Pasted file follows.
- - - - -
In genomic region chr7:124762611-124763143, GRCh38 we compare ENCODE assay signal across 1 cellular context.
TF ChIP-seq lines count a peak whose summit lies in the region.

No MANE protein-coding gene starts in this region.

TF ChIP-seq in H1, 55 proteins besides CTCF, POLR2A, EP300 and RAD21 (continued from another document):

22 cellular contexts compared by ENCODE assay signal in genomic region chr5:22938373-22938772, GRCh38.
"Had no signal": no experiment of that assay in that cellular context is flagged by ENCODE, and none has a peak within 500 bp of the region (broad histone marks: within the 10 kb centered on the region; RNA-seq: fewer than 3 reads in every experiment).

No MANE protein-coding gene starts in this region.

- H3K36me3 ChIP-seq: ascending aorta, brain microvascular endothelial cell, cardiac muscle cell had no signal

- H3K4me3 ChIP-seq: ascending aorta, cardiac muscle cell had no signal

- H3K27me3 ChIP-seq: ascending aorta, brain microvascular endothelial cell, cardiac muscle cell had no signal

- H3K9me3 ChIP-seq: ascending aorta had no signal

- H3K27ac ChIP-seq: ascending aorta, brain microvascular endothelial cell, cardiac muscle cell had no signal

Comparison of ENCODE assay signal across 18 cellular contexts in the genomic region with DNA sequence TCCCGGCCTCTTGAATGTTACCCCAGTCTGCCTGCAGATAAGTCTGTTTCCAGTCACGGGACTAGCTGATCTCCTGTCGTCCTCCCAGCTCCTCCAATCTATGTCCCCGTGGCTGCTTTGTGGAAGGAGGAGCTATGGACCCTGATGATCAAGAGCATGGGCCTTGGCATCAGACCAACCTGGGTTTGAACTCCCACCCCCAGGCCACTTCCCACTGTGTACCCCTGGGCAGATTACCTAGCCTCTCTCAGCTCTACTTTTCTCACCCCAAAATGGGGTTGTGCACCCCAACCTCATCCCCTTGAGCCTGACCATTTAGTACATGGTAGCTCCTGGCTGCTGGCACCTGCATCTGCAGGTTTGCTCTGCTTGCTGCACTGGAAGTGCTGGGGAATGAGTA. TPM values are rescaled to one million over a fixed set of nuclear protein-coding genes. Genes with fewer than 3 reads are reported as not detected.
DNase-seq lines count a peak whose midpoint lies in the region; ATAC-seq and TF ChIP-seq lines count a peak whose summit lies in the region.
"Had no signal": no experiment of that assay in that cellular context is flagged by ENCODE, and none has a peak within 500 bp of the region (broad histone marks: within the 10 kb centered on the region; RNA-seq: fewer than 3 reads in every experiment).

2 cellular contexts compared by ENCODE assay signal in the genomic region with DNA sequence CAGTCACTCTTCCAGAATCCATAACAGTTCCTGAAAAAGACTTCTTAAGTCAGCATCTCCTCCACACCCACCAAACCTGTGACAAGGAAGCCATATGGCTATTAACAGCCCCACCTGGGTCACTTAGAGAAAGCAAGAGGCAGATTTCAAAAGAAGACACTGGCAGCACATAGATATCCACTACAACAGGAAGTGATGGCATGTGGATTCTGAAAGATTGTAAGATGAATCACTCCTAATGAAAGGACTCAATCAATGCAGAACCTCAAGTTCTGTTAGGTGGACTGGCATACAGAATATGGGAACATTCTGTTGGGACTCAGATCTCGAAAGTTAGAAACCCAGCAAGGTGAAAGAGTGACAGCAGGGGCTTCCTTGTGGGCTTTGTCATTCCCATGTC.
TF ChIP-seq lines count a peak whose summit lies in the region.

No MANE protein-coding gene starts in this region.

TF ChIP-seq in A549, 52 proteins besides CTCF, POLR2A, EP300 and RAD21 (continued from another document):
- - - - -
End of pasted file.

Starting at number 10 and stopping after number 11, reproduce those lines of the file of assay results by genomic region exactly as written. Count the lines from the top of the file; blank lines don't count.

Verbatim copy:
- H3K27me3 ChIP-seq: ascending aorta, brain microvascular endothelial cell, cardiac muscle cell had no signal

- H3K9me3 ChIP-seq: ascending aorta had no signal